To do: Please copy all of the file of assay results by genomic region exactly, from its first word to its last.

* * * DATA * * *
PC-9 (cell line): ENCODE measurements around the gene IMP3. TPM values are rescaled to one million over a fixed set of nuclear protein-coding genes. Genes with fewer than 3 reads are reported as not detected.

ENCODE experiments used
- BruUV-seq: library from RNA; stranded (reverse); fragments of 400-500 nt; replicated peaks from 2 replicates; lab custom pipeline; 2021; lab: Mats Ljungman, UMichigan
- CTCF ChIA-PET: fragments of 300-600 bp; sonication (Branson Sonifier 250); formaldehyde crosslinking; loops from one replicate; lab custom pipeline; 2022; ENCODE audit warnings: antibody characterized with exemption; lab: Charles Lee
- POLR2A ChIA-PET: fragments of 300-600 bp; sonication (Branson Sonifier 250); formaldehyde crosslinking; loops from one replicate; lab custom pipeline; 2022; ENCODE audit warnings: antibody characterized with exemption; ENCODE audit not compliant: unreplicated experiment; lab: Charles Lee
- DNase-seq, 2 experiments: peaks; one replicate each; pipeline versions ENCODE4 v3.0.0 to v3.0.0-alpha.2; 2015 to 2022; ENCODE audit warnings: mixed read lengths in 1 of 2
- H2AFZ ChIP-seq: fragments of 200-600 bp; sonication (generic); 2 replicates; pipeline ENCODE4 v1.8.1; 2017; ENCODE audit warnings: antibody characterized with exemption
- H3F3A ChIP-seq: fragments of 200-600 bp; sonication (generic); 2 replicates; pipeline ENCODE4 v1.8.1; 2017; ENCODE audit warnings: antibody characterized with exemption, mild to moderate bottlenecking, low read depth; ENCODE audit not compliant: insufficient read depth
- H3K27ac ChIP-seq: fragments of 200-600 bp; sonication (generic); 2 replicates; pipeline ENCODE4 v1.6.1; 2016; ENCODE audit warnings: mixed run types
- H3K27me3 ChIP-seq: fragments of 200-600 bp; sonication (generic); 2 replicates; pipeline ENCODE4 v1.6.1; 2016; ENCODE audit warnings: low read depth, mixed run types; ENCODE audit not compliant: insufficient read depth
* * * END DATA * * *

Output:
PC-9 (cell line): ENCODE measurements around the gene IMP3. TPM values are rescaled to one million over a fixed set of nuclear protein-coding genes. Genes with fewer than 3 reads are reported as not detected.

ENCODE experiments used
- BruUV-seq: library from RNA; stranded (reverse); fragments of 400-500 nt; replicated peaks from 2 replicates; lab custom pipeline; 2021; lab: Mats Ljungman, UMichigan
- CTCF ChIA-PET: fragments of 300-600 bp; sonication (Branson Sonifier 250); formaldehyde crosslinking; loops from one replicate; lab custom pipeline; 2022; ENCODE audit warnings: antibody characterized with exemption; lab: Charles Lee
- POLR2A ChIA-PET: fragments of 300-600 bp; sonication (Branson Sonifier 250); formaldehyde crosslinking; loops from one replicate; lab custom pipeline; 2022; ENCODE audit warnings: antibody characterized with exemption; ENCODE audit not compliant: unreplicated experiment; lab: Charles Lee
- DNase-seq, 2 experiments: peaks; one replicate each; pipeline versions ENCODE4 v3.0.0 to v3.0.0-alpha.2; 2015 to 2022; ENCODE audit warnings: mixed read lengths in 1 of 2
- H2AFZ ChIP-seq: fragments of 200-600 bp; sonication (generic); 2 replicates; pipeline ENCODE4 v1.8.1; 2017; ENCODE audit warnings: antibody characterized with exemption
- H3F3A ChIP-seq: fragments of 200-600 bp; sonication (generic); 2 replicates; pipeline ENCODE4 v1.8.1; 2017; ENCODE audit warnings: antibody characterized with exemption, mild to moderate bottlenecking, low read depth; ENCODE audit not compliant: insufficient read depth
- H3K27ac ChIP-seq: fragments of 200-600 bp; sonication (generic); 2 replicates; pipeline ENCODE4 v1.6.1; 2016; ENCODE audit warnings: mixed run types
- H3K27me3 ChIP-seq: fragments of 200-600 bp; sonication (generic); 2 replicates; pipeline ENCODE4 v1.6.1; 2016; ENCODE audit warnings: low read depth, mixed run types; ENCODE audit not compliant: insufficient read depth